Dive Site: Halifax Dive Site, Nelson Bay, NSW

Red rockcod hiding diving halifax at nelson bay nsw australia diveplanit banner

Site Overview

Site Type: Sponge Garden Drift Dive
Depth: Top: 6MMedian: 9MBottom: 14M
Location: Just north of Nelson Bay Lighthouse Reserve

Description

Halifax dive site, named after Halifax Park was probably the best sponge garden in New South Wales until it was devastated by a big storm that literally buried the whole site in sand. Slowly the sand is retreating and sponges – in some places quite large clusters – are recovering. It is nothing like its former glory, but full of surprises and certainly worth the minuscule effort required of a drift dive!

Sponge arrangement at Halifax dive site diving Nelson Bay NSW Australia by Diveplanit

One such surprise was a Dwarf Ornate Wobbegong, and this one must have been a juvenile as his head was not much bigger than my thumb.

Dwarf ornate wobbegong juvenile head at Halifax dive site diving Nelson Bay NSW Australia by Diveplanit

If it had not been for his cute little tail hanging out from under the sponges he would not have been seen at all.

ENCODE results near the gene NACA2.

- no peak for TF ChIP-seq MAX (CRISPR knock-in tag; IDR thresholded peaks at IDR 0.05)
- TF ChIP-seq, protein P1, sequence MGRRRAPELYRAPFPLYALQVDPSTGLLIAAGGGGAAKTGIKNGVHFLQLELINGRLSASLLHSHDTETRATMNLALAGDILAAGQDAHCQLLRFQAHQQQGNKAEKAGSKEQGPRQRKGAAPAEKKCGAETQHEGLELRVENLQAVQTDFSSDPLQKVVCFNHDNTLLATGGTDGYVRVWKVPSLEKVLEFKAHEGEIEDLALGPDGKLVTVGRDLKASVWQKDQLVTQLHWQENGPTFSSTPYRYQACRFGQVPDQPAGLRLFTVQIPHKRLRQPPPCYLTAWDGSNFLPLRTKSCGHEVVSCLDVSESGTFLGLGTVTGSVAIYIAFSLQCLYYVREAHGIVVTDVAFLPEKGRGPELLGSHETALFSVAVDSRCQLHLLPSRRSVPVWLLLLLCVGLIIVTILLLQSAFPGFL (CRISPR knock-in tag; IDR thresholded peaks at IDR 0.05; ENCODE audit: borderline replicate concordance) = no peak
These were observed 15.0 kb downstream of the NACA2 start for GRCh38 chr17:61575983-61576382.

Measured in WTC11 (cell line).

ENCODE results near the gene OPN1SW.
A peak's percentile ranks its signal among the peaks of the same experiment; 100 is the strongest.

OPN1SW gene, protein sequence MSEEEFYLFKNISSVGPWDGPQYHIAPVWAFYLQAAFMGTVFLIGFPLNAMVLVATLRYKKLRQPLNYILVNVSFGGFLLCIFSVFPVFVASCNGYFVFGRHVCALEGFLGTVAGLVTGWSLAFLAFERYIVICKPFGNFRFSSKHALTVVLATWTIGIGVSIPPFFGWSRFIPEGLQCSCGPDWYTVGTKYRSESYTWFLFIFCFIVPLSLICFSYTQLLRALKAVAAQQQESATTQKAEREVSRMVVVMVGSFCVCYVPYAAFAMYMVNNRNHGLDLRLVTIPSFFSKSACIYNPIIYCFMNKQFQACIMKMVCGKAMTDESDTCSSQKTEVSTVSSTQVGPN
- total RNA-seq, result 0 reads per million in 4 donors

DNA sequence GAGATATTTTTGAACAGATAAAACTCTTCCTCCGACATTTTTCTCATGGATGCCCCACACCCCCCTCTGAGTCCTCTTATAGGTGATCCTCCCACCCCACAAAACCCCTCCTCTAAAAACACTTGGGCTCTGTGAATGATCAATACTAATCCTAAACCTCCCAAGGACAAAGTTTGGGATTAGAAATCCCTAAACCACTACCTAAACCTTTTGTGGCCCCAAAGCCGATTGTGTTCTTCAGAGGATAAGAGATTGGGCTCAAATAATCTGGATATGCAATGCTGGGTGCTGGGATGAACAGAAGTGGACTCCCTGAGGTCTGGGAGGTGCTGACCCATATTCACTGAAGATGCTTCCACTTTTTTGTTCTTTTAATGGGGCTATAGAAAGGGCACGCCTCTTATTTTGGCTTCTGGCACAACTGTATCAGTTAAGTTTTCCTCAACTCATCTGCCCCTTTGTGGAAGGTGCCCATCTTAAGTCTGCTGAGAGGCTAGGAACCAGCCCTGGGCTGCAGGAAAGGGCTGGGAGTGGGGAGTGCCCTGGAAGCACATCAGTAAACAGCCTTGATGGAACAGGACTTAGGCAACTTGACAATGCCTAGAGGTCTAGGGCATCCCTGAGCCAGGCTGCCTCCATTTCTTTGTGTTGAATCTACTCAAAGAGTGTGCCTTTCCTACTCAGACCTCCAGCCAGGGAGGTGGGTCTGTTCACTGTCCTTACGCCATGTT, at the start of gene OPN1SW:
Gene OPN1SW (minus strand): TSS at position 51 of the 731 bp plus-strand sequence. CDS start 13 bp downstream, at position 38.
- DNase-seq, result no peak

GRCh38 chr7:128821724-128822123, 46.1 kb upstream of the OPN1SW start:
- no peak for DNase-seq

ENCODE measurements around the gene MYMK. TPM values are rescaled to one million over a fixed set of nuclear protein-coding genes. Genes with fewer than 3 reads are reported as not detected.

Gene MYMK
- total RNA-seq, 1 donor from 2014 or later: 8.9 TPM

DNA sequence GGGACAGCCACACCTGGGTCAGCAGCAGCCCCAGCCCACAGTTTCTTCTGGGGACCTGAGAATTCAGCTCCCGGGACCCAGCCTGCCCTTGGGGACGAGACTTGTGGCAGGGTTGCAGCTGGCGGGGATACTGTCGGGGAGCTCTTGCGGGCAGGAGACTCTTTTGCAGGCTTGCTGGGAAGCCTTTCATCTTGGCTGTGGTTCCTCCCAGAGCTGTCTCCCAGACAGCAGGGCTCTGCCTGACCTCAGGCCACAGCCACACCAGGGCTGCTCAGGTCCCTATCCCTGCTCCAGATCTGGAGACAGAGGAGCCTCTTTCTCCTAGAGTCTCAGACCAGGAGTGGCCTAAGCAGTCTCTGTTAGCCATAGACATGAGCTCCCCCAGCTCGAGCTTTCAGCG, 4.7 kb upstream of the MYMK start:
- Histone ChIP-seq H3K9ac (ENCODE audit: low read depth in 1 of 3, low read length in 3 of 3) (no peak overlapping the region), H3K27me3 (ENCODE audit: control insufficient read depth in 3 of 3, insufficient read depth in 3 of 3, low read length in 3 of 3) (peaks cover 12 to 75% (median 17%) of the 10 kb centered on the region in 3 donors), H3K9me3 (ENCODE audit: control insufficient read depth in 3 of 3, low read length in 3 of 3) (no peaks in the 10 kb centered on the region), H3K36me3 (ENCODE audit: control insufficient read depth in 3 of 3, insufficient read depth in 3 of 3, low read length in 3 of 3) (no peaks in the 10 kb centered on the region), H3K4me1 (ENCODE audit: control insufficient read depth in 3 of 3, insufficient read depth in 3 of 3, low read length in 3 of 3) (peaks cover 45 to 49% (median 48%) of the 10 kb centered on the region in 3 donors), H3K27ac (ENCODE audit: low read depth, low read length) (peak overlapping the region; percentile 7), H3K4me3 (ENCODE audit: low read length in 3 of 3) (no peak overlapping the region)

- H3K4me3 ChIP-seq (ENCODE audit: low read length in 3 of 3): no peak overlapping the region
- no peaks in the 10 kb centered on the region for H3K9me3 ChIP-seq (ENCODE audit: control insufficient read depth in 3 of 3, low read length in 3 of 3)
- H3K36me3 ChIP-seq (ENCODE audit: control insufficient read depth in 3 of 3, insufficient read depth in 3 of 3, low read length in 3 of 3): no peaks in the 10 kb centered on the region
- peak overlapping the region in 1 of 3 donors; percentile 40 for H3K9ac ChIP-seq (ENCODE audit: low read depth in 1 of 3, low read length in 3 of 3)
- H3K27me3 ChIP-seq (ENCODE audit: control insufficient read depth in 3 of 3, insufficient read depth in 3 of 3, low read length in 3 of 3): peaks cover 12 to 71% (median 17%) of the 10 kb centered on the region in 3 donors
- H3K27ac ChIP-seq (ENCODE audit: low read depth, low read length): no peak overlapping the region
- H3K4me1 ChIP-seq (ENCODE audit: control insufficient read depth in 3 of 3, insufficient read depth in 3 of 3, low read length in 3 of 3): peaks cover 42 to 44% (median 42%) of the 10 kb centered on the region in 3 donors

Dwarf ornate wobbegong juvenile tail at Halifax dive site diving Nelson Bay NSW Australia by Diveplanit

As well as the wide variety of soft corals, there is bubble coral and all kinds of other colourful stuff that you’d need a couple of degrees in marine biology to label.

Xenia at Halifax dive site diving Nelson Bay NSW Australia by Diveplanit

There is plenty of fish life both swimming about, including a big blue groper, and lots of bottom dwellers just resting on the sand.

Red rockcod side on at Halifax dive site diving Nelson Bay NSW Australia by Diveplanit

Nudis are a given on any dive site around Nelson Bay and the Halifax dive site is no exception. The prettiest on the day was this Dark Margined Glossodoris.

Dark Margined Glossodoris at Halifax dive site diving Nelson Bay NSW Australia by Diveplanit

Halifax dive site is usually dived as a planned drift dive an hour or so before high water slack. Walk as far along the coastline to the east as is practical, and hop in! The current will bring you back to the beach.